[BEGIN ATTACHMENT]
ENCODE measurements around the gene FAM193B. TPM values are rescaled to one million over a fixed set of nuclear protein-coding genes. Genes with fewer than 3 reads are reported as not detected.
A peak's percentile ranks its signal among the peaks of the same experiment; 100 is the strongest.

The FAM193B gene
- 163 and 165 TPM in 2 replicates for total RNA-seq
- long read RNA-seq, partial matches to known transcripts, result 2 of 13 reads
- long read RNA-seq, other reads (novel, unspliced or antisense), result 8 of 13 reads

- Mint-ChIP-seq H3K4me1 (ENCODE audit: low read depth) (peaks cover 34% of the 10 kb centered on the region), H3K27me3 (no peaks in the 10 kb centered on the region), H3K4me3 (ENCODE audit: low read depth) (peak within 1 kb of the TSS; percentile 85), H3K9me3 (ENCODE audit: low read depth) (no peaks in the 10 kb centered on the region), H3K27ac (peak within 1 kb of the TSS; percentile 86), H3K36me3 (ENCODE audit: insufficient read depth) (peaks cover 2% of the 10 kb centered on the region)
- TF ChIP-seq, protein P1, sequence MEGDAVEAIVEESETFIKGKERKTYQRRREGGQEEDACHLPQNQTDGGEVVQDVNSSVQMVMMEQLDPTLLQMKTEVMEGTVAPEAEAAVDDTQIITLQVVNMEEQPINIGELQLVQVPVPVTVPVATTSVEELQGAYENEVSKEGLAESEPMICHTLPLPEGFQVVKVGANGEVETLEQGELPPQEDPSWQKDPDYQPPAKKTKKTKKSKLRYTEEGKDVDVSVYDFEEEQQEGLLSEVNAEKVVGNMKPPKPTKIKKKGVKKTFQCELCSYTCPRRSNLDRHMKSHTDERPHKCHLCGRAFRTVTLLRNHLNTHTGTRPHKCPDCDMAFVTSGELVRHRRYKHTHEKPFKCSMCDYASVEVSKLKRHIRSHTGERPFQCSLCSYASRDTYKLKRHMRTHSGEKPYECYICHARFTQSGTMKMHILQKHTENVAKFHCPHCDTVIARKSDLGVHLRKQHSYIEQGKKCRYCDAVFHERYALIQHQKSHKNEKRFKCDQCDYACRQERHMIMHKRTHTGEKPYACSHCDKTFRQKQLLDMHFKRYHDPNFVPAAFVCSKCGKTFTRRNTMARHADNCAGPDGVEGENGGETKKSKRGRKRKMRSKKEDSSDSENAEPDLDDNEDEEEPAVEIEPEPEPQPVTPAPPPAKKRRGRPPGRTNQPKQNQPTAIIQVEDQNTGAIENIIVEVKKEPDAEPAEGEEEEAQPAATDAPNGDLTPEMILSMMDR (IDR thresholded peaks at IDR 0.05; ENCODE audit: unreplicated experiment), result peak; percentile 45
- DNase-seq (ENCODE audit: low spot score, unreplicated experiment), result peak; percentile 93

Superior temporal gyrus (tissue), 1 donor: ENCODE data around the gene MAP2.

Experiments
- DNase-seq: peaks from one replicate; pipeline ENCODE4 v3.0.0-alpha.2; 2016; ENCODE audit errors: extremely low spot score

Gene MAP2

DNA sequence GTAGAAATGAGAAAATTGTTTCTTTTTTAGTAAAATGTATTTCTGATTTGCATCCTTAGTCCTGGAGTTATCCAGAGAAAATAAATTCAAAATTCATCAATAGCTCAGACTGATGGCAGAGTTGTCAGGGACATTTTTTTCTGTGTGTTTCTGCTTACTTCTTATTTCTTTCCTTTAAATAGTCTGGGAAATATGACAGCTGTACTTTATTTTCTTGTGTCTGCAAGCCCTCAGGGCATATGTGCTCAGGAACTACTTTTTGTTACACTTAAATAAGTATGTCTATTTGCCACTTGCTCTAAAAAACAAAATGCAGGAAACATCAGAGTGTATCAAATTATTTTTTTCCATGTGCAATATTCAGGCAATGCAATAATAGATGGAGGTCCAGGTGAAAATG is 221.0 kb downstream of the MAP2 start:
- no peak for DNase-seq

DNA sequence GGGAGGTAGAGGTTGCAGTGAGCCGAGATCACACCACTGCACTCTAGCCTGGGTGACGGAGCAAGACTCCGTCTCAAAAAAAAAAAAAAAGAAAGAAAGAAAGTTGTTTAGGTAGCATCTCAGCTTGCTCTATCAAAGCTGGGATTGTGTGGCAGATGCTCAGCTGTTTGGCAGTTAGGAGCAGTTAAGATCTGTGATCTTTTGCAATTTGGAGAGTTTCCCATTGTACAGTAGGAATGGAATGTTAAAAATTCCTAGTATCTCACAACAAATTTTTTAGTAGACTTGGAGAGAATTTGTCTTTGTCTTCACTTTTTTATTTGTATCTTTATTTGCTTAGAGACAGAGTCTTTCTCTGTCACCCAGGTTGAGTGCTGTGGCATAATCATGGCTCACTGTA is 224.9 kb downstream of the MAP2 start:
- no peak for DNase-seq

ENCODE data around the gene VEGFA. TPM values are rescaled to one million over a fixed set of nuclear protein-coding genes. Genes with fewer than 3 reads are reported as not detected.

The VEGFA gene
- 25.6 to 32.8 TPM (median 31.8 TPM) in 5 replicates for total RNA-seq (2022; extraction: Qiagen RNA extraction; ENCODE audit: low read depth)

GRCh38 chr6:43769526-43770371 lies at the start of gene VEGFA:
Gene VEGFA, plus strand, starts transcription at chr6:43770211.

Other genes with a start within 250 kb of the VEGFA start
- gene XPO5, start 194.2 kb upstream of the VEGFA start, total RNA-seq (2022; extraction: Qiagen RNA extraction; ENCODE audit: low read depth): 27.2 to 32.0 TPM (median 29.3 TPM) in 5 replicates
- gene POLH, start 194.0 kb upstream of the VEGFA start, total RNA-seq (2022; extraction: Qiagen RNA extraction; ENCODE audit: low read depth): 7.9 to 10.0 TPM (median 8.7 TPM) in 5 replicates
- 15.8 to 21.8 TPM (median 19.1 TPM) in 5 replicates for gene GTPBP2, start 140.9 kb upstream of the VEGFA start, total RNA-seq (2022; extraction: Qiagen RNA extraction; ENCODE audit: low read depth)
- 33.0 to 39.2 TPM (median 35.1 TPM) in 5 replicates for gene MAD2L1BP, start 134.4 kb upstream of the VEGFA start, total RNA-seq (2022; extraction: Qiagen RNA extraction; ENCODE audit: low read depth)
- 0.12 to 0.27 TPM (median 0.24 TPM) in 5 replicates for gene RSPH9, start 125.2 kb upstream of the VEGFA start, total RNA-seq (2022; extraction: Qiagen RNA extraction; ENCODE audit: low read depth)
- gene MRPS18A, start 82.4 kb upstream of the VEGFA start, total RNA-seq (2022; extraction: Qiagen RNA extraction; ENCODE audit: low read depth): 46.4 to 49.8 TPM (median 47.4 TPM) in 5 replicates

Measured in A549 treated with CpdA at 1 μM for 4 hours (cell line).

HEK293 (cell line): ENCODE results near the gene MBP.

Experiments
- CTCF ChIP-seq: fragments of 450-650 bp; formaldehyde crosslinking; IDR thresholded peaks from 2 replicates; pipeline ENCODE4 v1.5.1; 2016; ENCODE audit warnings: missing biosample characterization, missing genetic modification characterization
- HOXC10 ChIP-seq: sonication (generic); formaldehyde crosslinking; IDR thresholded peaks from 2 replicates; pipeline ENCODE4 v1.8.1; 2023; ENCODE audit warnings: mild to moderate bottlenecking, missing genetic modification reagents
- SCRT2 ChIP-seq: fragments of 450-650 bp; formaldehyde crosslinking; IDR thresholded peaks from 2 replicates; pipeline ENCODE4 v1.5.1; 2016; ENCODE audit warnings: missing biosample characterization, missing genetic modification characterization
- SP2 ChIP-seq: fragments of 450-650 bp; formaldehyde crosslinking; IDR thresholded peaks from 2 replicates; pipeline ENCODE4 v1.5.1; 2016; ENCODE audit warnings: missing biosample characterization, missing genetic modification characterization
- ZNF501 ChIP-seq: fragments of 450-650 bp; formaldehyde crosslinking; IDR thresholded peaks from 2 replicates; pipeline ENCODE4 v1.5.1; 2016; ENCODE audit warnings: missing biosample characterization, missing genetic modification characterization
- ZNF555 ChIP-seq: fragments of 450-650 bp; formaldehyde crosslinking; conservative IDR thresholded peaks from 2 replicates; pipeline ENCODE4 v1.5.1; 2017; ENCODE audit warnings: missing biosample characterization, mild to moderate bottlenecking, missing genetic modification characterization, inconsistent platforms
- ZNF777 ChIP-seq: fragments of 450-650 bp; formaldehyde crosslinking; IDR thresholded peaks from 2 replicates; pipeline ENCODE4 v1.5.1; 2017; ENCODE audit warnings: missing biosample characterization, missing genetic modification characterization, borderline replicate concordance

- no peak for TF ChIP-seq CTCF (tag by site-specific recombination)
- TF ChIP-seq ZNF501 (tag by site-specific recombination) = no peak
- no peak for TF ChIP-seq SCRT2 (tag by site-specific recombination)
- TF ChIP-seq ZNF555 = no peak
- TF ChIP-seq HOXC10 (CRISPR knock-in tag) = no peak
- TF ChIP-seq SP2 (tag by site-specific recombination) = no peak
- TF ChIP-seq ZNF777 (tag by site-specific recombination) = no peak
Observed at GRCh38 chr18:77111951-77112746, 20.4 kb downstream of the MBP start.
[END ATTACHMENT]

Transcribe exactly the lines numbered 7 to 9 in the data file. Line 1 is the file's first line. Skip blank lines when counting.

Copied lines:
- Mint-ChIP-seq H3K4me1 (ENCODE audit: low read depth) (peaks cover 34% of the 10 kb centered on the region), H3K27me3 (no peaks in the 10 kb centered on the region), H3K4me3 (ENCODE audit: low read depth) (peak within 1 kb of the TSS; percentile 85), H3K9me3 (ENCODE audit: low read depth) (no peaks in the 10 kb centered on the region), H3K27ac (peak within 1 kb of the TSS; percentile 86), H3K36me3 (ENCODE audit: insufficient read depth) (peaks cover 2% of the 10 kb centered on the region)
- TF ChIP-seq, protein P1, sequence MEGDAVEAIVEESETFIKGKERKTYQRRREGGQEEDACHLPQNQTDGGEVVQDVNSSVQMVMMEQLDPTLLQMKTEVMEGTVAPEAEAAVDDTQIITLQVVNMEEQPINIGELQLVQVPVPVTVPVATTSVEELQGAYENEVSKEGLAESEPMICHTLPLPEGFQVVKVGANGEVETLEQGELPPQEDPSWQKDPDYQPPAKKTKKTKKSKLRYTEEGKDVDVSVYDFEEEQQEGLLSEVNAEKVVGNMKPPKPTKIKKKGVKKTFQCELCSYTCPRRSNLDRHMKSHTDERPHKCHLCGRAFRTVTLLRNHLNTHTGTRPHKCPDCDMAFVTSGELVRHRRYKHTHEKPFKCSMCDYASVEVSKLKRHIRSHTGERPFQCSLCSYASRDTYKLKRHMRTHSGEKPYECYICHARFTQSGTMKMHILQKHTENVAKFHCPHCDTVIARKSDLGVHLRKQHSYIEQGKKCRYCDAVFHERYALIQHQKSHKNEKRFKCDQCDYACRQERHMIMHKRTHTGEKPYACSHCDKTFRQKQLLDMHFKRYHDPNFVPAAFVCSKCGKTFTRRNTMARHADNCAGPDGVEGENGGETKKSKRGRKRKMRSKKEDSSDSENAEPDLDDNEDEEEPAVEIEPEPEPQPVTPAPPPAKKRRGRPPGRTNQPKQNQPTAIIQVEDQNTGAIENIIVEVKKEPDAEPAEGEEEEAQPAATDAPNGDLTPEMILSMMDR (IDR thresholded peaks at IDR 0.05; ENCODE audit: unreplicated experiment), result peak; percentile 45
- DNase-seq (ENCODE audit: low spot score, unreplicated experiment), result peak; percentile 93